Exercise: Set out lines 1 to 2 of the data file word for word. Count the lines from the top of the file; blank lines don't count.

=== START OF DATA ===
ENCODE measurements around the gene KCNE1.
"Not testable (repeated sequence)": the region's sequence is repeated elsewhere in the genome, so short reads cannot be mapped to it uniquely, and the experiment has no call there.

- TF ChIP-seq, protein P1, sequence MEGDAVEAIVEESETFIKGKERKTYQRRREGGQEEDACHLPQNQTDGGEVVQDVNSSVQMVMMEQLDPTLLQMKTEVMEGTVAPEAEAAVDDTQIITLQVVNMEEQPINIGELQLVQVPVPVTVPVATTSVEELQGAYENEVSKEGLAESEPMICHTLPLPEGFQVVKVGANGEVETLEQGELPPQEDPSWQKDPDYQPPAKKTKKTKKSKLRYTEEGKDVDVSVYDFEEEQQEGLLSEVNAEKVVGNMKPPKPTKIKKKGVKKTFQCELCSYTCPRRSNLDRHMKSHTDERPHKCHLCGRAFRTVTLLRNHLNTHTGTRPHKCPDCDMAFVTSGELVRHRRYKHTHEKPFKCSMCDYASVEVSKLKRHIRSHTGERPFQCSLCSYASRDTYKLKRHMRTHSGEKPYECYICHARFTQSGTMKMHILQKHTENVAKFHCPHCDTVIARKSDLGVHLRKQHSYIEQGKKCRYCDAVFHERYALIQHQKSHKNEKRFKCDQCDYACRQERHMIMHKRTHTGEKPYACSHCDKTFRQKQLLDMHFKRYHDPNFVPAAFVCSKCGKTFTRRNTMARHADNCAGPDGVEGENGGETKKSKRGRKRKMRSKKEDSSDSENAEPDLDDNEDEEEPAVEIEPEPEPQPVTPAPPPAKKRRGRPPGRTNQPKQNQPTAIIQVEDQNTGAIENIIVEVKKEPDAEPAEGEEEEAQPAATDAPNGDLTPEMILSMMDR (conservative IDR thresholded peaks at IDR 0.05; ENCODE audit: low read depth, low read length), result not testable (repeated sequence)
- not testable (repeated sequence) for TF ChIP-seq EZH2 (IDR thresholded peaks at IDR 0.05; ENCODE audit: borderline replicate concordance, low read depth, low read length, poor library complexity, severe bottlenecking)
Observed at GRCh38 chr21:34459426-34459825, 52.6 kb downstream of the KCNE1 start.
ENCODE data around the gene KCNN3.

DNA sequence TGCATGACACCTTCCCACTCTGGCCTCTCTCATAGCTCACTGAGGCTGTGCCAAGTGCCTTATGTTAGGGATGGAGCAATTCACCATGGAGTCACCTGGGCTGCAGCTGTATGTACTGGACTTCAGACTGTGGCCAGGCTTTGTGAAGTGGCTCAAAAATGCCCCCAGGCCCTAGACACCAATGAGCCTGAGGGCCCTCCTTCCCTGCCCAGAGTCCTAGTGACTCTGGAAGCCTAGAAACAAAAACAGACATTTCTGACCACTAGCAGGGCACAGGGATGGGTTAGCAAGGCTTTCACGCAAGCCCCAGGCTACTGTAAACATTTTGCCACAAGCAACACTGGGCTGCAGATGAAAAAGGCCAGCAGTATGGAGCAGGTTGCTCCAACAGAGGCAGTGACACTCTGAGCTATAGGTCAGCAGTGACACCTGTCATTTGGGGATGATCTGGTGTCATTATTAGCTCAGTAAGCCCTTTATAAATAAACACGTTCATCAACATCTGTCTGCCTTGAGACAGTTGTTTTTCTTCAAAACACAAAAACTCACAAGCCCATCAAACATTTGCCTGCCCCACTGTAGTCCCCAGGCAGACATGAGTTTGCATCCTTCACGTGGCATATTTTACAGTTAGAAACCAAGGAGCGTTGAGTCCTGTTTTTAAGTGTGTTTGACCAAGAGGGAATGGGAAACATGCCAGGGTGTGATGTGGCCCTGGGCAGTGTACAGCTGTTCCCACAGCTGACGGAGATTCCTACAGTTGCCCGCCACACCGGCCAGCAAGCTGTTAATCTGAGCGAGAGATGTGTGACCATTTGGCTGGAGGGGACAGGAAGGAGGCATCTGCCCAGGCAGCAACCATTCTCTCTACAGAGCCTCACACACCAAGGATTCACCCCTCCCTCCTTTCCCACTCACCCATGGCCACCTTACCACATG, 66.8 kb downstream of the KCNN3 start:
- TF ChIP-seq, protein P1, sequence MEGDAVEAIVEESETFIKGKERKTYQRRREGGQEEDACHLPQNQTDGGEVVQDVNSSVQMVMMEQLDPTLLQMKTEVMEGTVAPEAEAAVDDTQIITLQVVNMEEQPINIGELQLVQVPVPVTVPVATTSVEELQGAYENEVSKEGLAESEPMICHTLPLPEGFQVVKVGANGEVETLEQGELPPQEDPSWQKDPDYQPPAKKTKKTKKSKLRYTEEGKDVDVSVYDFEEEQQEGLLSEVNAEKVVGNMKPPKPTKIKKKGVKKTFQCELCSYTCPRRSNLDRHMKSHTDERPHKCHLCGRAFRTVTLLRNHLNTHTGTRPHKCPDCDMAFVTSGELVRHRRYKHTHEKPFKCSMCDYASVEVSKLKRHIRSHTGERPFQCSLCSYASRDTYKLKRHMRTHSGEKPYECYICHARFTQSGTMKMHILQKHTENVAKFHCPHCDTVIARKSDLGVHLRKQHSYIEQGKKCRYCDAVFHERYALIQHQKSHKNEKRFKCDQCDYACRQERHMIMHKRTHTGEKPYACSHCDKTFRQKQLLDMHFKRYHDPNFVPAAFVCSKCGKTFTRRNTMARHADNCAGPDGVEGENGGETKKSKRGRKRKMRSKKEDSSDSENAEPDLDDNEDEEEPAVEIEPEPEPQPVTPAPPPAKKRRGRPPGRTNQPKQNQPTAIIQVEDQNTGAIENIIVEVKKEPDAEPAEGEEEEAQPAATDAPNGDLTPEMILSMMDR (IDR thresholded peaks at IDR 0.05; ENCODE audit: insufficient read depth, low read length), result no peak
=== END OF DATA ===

ENCODE measurements around the gene KCNE1.
"Not testable (repeated sequence)": the region's sequence is repeated elsewhere in the genome, so short reads cannot be mapped to it uniquely, and the experiment has no call there.